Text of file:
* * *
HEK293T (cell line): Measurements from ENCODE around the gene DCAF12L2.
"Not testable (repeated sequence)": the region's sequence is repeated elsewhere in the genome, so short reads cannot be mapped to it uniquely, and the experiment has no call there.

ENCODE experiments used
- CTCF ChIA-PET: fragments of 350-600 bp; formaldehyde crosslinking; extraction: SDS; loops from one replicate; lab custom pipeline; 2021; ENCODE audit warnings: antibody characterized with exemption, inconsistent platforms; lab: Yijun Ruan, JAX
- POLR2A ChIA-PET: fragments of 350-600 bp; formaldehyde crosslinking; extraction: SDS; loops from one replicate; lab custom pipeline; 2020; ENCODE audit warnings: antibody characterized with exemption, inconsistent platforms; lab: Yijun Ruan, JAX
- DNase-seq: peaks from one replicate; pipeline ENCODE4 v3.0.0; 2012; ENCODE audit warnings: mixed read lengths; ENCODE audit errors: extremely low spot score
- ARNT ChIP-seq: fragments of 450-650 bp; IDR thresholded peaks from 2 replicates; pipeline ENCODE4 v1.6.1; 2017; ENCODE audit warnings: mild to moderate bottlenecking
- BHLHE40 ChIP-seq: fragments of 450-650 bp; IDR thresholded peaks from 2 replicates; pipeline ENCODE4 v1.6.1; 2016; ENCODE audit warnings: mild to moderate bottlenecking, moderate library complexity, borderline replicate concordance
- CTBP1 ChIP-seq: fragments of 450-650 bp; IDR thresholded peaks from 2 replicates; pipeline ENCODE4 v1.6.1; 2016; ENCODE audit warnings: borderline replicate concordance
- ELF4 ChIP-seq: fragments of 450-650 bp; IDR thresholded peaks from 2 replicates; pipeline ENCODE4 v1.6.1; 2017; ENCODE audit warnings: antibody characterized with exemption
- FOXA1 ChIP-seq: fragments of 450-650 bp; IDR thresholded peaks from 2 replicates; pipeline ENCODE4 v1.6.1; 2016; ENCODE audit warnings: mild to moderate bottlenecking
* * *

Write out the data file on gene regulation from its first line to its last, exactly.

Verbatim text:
HEK293T (cell line): Measurements from ENCODE around the gene DCAF12L2.
"Not testable (repeated sequence)": the region's sequence is repeated elsewhere in the genome, so short reads cannot be mapped to it uniquely, and the experiment has no call there.

ENCODE experiments used
- CTCF ChIA-PET: fragments of 350-600 bp; formaldehyde crosslinking; extraction: SDS; loops from one replicate; lab custom pipeline; 2021; ENCODE audit warnings: antibody characterized with exemption, inconsistent platforms; lab: Yijun Ruan, JAX
- POLR2A ChIA-PET: fragments of 350-600 bp; formaldehyde crosslinking; extraction: SDS; loops from one replicate; lab custom pipeline; 2020; ENCODE audit warnings: antibody characterized with exemption, inconsistent platforms; lab: Yijun Ruan, JAX
- DNase-seq: peaks from one replicate; pipeline ENCODE4 v3.0.0; 2012; ENCODE audit warnings: mixed read lengths; ENCODE audit errors: extremely low spot score
- ARNT ChIP-seq: fragments of 450-650 bp; IDR thresholded peaks from 2 replicates; pipeline ENCODE4 v1.6.1; 2017; ENCODE audit warnings: mild to moderate bottlenecking
- BHLHE40 ChIP-seq: fragments of 450-650 bp; IDR thresholded peaks from 2 replicates; pipeline ENCODE4 v1.6.1; 2016; ENCODE audit warnings: mild to moderate bottlenecking, moderate library complexity, borderline replicate concordance
- CTBP1 ChIP-seq: fragments of 450-650 bp; IDR thresholded peaks from 2 replicates; pipeline ENCODE4 v1.6.1; 2016; ENCODE audit warnings: borderline replicate concordance
- ELF4 ChIP-seq: fragments of 450-650 bp; IDR thresholded peaks from 2 replicates; pipeline ENCODE4 v1.6.1; 2017; ENCODE audit warnings: antibody characterized with exemption
- FOXA1 ChIP-seq: fragments of 450-650 bp; IDR thresholded peaks from 2 replicates; pipeline ENCODE4 v1.6.1; 2016; ENCODE audit warnings: mild to moderate bottlenecking